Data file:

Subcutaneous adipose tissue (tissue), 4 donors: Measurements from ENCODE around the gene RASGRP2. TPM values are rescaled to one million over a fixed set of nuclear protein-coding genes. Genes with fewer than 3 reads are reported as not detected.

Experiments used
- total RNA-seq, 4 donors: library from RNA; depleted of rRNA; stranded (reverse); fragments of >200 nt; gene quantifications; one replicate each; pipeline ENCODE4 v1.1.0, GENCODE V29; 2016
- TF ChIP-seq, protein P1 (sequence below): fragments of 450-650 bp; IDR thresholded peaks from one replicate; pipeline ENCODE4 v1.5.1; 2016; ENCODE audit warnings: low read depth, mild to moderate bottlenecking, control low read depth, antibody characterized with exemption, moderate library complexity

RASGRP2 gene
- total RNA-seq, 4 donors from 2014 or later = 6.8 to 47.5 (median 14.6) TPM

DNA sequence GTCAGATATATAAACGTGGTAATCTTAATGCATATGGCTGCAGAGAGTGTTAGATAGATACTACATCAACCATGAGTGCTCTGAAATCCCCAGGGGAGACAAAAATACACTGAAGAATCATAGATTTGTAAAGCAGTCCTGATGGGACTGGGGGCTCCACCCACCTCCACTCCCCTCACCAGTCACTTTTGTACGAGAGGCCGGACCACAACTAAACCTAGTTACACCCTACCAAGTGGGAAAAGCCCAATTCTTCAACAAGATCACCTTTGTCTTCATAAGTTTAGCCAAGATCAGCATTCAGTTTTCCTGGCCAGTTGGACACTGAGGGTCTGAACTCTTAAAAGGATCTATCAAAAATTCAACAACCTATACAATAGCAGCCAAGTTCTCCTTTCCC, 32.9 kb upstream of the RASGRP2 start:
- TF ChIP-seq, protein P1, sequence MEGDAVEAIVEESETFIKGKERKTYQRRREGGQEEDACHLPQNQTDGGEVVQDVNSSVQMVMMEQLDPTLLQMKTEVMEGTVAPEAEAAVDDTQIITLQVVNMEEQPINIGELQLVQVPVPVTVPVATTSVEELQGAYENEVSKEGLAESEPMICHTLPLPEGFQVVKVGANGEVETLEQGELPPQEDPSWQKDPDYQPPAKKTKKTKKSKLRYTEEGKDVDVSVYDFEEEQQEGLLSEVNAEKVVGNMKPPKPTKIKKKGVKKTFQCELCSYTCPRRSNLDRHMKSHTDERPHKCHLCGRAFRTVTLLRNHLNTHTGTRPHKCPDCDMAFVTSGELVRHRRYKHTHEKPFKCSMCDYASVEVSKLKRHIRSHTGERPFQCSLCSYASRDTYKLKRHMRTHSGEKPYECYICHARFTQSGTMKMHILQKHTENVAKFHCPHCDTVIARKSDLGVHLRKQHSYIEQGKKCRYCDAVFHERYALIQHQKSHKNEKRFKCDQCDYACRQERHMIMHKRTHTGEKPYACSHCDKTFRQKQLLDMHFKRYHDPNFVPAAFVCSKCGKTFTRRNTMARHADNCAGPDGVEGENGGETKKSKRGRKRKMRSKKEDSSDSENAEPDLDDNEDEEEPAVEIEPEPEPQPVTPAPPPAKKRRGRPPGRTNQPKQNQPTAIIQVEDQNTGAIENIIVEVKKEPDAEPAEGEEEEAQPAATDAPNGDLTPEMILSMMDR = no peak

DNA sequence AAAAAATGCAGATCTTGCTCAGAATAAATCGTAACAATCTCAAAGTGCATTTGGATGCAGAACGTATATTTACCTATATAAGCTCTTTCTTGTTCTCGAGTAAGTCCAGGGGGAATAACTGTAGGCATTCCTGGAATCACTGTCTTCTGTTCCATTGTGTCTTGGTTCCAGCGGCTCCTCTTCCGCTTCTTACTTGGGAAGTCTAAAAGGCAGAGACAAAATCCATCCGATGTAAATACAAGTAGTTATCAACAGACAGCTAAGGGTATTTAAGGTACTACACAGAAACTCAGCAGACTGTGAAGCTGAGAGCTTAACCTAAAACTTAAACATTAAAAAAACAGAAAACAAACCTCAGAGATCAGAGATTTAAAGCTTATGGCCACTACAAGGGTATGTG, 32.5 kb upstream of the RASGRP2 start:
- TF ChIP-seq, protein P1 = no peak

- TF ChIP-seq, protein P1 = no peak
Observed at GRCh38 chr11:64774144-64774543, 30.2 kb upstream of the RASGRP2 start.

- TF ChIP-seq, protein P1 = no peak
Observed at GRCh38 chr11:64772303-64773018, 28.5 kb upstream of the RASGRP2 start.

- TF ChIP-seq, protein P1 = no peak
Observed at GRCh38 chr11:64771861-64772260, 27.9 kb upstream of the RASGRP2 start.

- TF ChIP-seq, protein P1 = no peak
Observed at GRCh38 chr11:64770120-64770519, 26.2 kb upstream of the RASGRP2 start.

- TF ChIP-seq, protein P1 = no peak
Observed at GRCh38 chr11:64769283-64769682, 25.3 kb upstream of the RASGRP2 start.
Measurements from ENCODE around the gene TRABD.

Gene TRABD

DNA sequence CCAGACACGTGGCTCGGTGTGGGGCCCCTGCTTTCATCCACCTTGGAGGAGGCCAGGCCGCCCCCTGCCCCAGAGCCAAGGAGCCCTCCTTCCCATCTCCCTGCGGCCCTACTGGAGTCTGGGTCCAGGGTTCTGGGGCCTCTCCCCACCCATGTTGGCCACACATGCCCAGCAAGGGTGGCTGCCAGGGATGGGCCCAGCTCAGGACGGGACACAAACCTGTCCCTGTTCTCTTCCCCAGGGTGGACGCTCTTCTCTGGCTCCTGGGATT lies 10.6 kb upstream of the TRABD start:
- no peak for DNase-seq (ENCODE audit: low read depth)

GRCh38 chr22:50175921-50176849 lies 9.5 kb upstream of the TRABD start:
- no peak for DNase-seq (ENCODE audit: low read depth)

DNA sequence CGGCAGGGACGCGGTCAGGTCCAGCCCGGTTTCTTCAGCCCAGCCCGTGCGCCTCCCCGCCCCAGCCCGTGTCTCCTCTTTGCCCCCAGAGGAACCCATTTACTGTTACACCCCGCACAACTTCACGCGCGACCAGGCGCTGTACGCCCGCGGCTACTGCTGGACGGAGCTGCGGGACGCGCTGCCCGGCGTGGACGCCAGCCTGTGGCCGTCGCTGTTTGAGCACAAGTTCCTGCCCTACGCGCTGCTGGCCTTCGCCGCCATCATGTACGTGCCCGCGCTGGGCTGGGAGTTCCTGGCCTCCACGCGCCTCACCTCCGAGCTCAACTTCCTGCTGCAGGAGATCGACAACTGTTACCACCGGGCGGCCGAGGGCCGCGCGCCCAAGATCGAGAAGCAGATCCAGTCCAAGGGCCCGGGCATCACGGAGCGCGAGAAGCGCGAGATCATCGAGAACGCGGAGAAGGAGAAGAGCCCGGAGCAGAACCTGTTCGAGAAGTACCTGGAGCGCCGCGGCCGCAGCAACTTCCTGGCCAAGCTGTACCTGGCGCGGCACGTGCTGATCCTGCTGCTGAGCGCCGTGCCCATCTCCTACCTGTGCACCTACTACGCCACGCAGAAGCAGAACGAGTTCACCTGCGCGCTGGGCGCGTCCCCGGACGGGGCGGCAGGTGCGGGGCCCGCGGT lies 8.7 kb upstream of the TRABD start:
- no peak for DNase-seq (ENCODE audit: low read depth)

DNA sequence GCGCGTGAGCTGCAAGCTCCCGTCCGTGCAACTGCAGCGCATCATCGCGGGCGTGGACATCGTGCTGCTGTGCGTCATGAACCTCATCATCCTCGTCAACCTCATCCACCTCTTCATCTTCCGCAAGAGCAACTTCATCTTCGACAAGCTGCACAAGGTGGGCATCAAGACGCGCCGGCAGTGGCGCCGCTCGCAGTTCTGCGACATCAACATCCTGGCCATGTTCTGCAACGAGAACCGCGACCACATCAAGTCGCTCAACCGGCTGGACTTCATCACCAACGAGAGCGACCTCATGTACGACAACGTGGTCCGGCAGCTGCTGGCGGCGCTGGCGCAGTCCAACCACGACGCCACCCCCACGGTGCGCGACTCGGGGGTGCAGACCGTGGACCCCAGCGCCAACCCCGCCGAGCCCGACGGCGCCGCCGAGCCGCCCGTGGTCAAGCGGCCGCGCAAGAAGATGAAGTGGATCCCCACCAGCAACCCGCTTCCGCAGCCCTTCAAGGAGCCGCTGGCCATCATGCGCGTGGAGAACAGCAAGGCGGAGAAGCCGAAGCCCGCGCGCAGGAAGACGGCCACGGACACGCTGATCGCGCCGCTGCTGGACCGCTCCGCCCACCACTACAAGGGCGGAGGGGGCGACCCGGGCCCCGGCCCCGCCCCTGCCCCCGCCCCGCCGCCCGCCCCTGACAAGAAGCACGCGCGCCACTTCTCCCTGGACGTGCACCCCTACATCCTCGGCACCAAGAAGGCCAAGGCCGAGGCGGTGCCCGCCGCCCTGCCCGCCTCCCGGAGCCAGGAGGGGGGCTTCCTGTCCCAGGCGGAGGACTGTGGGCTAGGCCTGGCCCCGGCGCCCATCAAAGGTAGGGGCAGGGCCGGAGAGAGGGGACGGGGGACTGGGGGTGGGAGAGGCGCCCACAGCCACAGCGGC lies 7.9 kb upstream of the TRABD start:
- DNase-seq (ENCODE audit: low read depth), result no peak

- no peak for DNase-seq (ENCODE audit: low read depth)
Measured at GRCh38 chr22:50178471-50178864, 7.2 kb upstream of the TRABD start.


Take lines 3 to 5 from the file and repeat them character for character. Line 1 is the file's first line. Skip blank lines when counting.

- total RNA-seq, 4 donors: library from RNA; depleted of rRNA; stranded (reverse); fragments of >200 nt; gene quantifications; one replicate each; pipeline ENCODE4 v1.1.0, GENCODE V29; 2016
- TF ChIP-seq, protein P1 (sequence below): fragments of 450-650 bp; IDR thresholded peaks from one replicate; pipeline ENCODE4 v1.5.1; 2016; ENCODE audit warnings: low read depth, mild to moderate bottlenecking, control low read depth, antibody characterized with exemption, moderate library complexity

RASGRP2 gene